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The science of genetics is developing at breakneck speed. So much so, there are tests we can now undertake on DNA without even knowing what they mean. Many of these tests are being offered by private laboratories and clinics without a full explanation of the implications. This leaves many patients with questions that cannot be answered. We will cover specific genetic illnesses in future articles, but this is our guide to the basics of private DNA testing.

What is DNA?

DNA is the blueprint for life. It is a string of molecules, the components of which form a code used to put building blocks in the right order to make the proteins that are essential for life. It is arranged in long strips called chromosomes. A gene refers to a specific section of a chromosome that codes for an individual protein. There are approximately 25000 genes spread across the 46 chromosomes that exist in nearly every type of human cell. A staggeringly low number considering worms have 20000 genes.

What is a genetic disease?

Special machines inside each cell read DNA and build the proteins that let you live. Tiny variations (also called mutations) in the DNA code can lead to changes in a protein that can alter its function. The 46 chromosomes in human cells contain 6 billion items of information and just one change in that 6 billion long sequence can cause a gene to produce a faulty protein. For example, in Cystic Fibrosis, there is one mutation in the DNA sequence that codes for a protein which controls the movement of fluid across a cell wall. This means, in people with the faulty gene, cells in the body where mucus is produced do not function properly and produce thick, sticky mucus. This clogs up the lungs causing breathing difficulties and an inability to fight infection and also stops the pancreas from function properly leading to difficulty in digesting food, malnutrition and poor growth.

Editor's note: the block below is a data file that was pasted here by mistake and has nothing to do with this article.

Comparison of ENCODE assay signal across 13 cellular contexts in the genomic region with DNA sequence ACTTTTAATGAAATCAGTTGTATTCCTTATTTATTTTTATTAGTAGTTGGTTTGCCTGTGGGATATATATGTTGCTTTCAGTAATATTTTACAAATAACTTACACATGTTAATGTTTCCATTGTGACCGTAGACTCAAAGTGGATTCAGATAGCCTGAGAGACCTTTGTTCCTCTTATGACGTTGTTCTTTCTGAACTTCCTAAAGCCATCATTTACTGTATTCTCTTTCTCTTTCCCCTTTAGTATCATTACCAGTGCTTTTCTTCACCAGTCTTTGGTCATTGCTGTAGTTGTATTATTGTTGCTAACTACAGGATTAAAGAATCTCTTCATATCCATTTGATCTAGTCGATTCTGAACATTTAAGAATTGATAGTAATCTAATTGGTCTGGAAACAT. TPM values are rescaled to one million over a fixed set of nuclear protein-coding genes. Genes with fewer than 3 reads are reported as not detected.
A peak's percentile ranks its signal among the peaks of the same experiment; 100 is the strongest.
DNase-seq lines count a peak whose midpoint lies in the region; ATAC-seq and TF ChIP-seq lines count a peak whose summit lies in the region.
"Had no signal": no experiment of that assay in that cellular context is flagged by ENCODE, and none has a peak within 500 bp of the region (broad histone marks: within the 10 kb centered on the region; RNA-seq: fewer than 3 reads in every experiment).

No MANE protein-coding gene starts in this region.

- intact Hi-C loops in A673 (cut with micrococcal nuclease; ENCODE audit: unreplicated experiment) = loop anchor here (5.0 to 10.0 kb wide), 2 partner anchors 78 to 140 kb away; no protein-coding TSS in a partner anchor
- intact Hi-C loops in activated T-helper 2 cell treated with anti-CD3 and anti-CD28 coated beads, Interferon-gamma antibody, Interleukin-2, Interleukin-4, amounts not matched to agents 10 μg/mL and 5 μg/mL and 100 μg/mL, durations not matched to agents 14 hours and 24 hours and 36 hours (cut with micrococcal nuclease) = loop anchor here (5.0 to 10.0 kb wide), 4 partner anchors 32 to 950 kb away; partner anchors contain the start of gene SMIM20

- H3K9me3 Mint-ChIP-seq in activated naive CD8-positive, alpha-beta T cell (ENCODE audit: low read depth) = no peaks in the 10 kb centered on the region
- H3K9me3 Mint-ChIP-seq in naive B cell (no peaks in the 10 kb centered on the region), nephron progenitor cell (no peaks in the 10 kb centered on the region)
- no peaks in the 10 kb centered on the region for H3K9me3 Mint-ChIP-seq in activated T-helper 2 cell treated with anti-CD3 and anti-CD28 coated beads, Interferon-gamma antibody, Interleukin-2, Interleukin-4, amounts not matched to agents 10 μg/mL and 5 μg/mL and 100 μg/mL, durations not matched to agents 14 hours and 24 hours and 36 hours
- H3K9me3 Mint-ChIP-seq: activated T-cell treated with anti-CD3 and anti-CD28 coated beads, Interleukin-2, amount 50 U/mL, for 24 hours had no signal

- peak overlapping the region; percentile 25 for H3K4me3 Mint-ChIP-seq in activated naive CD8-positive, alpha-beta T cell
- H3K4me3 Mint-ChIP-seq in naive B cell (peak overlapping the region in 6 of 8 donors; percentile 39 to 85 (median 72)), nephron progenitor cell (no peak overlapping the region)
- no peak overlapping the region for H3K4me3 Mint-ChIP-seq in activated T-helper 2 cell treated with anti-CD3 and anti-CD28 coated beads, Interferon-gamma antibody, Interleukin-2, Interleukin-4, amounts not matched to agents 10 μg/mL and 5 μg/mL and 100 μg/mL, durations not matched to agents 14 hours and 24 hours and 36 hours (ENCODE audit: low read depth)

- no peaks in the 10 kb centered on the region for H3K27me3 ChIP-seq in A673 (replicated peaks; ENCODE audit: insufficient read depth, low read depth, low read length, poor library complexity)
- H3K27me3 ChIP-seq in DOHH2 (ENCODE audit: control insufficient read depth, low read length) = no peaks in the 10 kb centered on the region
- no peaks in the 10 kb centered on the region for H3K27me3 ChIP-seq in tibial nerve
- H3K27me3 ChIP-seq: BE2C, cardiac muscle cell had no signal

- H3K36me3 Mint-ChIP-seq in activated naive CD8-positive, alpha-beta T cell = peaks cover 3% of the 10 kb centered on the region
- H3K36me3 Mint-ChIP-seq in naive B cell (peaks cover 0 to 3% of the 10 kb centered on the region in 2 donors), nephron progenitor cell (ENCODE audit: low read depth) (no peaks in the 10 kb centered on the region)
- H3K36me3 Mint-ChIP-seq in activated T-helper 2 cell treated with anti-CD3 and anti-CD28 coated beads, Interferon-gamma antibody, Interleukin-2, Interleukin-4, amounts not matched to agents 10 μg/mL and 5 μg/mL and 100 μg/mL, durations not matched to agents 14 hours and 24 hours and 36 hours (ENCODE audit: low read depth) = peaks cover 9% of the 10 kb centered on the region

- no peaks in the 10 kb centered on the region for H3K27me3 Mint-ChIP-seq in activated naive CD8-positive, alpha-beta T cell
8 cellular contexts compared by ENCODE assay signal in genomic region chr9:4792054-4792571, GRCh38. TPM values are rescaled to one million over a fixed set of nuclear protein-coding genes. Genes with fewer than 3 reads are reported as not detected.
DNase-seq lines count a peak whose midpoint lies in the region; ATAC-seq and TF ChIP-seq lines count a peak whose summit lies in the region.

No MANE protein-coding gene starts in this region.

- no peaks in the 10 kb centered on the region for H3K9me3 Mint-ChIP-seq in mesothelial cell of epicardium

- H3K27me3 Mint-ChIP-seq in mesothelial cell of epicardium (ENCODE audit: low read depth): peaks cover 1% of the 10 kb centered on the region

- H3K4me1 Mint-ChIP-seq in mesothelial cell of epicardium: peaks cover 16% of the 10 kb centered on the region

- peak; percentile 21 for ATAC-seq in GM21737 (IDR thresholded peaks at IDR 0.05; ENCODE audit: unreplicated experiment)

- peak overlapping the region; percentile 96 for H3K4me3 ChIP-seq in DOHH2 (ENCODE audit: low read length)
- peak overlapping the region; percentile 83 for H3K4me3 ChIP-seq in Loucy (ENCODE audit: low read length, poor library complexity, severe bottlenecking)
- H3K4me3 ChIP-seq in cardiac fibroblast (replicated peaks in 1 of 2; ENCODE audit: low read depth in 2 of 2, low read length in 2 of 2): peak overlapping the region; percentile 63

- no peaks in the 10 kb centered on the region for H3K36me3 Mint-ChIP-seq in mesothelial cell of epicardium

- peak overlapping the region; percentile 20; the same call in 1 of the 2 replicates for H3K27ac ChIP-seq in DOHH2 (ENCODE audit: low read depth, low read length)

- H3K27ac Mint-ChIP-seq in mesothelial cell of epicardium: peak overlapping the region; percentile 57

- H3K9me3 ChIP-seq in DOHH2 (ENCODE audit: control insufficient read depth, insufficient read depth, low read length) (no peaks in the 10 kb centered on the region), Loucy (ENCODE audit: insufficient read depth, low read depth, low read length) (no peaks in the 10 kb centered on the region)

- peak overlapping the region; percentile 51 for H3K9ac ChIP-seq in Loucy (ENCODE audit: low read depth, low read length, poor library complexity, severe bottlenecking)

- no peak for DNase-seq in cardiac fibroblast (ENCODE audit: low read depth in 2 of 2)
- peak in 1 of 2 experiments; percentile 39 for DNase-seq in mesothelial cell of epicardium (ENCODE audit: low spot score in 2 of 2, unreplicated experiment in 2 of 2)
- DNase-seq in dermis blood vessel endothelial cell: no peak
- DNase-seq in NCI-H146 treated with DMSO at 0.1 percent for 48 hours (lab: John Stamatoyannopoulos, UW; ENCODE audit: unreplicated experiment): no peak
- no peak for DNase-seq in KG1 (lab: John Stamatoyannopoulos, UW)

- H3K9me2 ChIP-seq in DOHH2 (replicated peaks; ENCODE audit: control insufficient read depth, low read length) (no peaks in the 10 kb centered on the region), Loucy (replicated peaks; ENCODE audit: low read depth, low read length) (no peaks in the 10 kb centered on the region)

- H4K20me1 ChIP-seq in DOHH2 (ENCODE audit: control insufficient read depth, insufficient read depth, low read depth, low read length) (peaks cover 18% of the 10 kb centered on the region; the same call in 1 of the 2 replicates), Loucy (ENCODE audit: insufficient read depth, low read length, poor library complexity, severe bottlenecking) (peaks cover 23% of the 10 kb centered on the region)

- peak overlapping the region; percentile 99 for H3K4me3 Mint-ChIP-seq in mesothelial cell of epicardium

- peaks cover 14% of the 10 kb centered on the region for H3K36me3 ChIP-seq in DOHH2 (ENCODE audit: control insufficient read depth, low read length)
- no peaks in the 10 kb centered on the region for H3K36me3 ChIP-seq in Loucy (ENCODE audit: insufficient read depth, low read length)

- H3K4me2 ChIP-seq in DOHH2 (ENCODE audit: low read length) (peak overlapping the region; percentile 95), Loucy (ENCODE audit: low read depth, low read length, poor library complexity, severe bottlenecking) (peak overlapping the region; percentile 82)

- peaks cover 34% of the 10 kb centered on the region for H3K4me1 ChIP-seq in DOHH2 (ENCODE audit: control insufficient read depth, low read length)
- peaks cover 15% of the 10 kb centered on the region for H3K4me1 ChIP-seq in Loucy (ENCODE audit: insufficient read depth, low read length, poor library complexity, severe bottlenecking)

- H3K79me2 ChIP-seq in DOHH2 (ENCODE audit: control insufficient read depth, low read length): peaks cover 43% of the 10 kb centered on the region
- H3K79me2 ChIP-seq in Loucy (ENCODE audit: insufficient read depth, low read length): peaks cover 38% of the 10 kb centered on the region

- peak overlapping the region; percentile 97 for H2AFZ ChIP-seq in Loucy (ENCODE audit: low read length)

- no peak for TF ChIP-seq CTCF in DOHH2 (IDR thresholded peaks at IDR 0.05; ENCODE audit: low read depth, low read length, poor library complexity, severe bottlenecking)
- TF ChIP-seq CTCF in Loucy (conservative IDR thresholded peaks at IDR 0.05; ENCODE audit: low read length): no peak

Different types of genetic disease.

The most important thing to remember is that not all genetic diseases are inherited. Some mutations are inherited from your parents, others are known as sporadic and are caused by damage to your own DNA from a variety of insults such as infection, chemicals or radiation.

Cancer is an example of a disease cause by both inherited and sporadic mutations. Most cancers are caused by a sequence of mutations which damage the genes that control replication of cells. The full sequence is needed to do the damage which allows cells to replicate unchecked and grow locally as well as spread round the body. Some people inherit a mutation which gives them an unfortunate head start in the sequence of mutations needed to cause cancer. Those affected are more likely to develop cancer and at an earlier age where those without need more mutations to cause the damage and are therefore less likely to get the disease and tend to be older if they do.

What causes damage to DNA?

We know that infection, chemicals and radiation can cause DNA damage. For example, repeated exposure to sunlight, a form of radiation, damages the DNA inside skin cells causing them to replicate uncontrollably and spread. Chemicals in cigarette smoke damage the DNA in lung cells. The more you expose yourself to these things the higher your chance of cancer.